Expanding the scope of species at risk research: A social-ecological dimension


  • Abdullah Al Mamun, Postdoctoral Fellow, Indigenous Land Management Institute, College of Agriculture and Bioresources, University of Saskatchewan, Canada (aam099@mail.usask.ca)
  • Naomi Carriere, Ph.D. Student, School of Environment and Sustainability & Indigenous Land Management Institute, University of Saskatchewan, Canada
  • Ryan Brook, Assistant Professor, Indigenous Land Management Institute & Department of Animal and Poultry Science, College of Agriculture and Bioresources, University of Saskatchewan, Canada

This session will focus on current research methods including theoretical, conceptual understanding on social-ecological issues concerning Species at Risk in Canada. Under federal legislation, the Species at Risk Act (SARA) considers actions needed to recover a species with a status of threatened or endangered (Reid 2014). Once a species is listed under this legislation, target oriented approaches are often proposed by scientists, with specific focus on conservation of critical habitat (Desmet and Cowling 2004). Development and implementation of recovery strategies are ostensibly science-based and may include Traditional Ecological Knowledge as well. Furthermore, they are highly political and often very controversial, for example with current efforts in Canada to kill thousands of wolves to ‘protect’ woodland caribou populations and delisting of humpback whales. Given this understanding, a target oriented approach to support Species at Risk should have social, ecological, ethical and power dimensions and must be investigated using  multiple frameworks. Resilience theory has come to include a wide range of ideas that are rooted in a systems perspective (social-ecological systems, power dynamics, rights and livelihoods etc.) and provide a holistic framework to analysis issues of conservation (Gunderson 2013). How much model driven approach is effective in supporting habitat conservation for managing issues surrounding species at risk? What are the social-ecological implications of proposing conservation reserves? These are some of the questions we would like to discuss in a session on Species at Risk.  We encourage submitting scholarly works from natural resources managers, including graduate students and researchers of related disciplines. Topics may include:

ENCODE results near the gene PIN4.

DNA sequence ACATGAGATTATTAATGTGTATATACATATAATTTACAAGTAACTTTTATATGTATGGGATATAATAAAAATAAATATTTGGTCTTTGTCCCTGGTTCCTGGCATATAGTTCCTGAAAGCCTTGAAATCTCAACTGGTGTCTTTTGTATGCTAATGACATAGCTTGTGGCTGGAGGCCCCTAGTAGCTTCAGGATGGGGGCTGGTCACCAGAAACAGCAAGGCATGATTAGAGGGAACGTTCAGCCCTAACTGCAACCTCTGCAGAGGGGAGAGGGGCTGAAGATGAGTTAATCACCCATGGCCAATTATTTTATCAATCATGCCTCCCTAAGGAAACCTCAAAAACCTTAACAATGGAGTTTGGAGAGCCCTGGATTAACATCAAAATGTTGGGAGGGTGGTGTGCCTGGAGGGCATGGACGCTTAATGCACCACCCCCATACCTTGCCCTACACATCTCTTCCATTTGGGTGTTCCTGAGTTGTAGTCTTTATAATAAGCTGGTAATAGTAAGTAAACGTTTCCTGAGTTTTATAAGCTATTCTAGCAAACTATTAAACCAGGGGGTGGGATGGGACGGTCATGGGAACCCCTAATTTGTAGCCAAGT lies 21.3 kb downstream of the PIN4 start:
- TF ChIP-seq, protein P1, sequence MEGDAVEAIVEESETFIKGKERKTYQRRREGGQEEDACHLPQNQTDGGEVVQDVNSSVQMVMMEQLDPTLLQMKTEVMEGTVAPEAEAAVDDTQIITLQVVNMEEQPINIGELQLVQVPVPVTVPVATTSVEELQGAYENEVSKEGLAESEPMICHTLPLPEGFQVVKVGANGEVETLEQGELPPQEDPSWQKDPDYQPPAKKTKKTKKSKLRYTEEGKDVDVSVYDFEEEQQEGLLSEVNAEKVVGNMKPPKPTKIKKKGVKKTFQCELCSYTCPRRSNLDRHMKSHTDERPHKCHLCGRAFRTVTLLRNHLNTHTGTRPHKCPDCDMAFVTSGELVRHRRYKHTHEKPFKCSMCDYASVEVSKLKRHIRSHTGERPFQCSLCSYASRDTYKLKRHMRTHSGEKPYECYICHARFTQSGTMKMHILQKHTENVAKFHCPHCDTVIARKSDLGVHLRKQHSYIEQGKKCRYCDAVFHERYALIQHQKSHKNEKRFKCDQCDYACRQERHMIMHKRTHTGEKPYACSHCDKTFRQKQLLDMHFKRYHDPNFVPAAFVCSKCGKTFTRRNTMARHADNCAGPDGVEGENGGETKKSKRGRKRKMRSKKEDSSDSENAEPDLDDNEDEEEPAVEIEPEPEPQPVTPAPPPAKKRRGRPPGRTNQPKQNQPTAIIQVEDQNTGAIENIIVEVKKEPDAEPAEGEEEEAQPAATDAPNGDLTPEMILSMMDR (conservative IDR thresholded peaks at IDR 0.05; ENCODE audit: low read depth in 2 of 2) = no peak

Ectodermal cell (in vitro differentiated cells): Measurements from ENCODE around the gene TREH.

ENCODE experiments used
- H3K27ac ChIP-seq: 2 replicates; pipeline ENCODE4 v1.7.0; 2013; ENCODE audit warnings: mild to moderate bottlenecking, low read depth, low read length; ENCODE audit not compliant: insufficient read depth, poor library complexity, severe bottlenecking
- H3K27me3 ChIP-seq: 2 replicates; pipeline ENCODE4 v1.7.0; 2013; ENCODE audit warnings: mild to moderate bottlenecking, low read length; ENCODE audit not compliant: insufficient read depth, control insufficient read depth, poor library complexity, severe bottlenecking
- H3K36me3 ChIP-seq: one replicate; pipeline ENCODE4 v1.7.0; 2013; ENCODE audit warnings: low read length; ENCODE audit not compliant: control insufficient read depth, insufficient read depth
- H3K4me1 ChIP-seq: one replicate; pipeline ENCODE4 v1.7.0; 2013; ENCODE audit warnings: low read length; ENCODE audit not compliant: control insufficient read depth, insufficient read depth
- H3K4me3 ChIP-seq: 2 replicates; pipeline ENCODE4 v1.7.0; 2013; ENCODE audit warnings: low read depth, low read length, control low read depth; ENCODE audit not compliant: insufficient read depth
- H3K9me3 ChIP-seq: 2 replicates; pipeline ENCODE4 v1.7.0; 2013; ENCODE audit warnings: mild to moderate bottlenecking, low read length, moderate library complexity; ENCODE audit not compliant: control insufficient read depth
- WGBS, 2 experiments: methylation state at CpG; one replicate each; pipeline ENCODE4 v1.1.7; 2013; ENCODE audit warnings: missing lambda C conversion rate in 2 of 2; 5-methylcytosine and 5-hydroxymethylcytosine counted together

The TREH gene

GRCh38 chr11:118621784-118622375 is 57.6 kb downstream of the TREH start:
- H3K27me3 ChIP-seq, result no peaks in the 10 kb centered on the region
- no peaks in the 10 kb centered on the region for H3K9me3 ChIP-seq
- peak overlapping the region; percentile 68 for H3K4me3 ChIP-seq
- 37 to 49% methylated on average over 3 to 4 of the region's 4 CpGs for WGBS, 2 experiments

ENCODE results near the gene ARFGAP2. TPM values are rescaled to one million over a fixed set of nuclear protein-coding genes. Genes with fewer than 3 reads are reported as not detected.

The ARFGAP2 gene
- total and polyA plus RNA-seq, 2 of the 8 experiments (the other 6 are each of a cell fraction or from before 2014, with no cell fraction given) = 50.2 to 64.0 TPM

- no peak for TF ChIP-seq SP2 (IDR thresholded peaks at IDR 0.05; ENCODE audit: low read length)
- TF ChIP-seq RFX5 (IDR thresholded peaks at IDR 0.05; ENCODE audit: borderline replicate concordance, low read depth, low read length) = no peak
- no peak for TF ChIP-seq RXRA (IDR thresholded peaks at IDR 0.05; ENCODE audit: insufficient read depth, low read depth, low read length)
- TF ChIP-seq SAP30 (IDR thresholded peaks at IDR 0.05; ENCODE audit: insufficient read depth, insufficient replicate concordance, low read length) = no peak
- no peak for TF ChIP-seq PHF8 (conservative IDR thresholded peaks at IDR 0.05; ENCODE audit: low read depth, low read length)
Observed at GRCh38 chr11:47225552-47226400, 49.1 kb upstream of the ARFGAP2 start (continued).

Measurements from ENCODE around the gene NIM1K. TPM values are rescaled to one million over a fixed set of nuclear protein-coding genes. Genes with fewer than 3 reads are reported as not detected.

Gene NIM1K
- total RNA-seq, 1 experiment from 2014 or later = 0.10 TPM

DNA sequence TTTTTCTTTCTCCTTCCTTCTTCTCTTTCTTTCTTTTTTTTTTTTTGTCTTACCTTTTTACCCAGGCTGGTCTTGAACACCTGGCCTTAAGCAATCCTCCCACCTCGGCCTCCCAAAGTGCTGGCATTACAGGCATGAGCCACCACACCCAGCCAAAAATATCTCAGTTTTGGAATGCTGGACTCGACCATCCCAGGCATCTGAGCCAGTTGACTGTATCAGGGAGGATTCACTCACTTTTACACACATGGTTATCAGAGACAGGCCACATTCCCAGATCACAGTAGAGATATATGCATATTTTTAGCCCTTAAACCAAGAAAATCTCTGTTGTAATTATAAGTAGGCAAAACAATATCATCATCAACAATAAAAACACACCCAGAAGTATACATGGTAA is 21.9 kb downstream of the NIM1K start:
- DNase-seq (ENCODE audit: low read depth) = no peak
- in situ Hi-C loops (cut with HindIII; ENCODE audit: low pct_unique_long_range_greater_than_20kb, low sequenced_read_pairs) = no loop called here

• Innovative methodologies in social-ecological systems
  • Participatory approaches to species at risk
  • Governance at multiple scales
  • Policy and power dynamics
  • Property rights
  • Traditional knowledge systems
  • Ethno-ecological modeling
  • Common property systems

If you are interested in presenting a paper, please submit your contact details, proposed paper title and abstract (200 words max.) to Abdullah Al Mamun (aam099@mail.usask.ca) by 15 February 2015.

Desmet, P. and R. Cowling. 2004. Using the species–area relationship to set baseline targets for conservation. Ecology and Society 9(2): 11. [online] URL: http://www.ecologyandsociety.org/vol9/iss2/art11
Gunderson, L. 2013. How the Endangered Species Act promotes unintelligent, misplaced tinkering. Ecology and Society 18(1): 12. http://dx.doi.org/10.5751/ES-05601-180112
Government of Canada. 1982. Constitution Act, 1982, s35.
Reid, T-L. 2014. Canadian Wildlife Federation. Issues Update: Species at Risk (URL: http://cwf-cf.org/en/discover-wildlife/resources/online-articles/species-at-risk.html)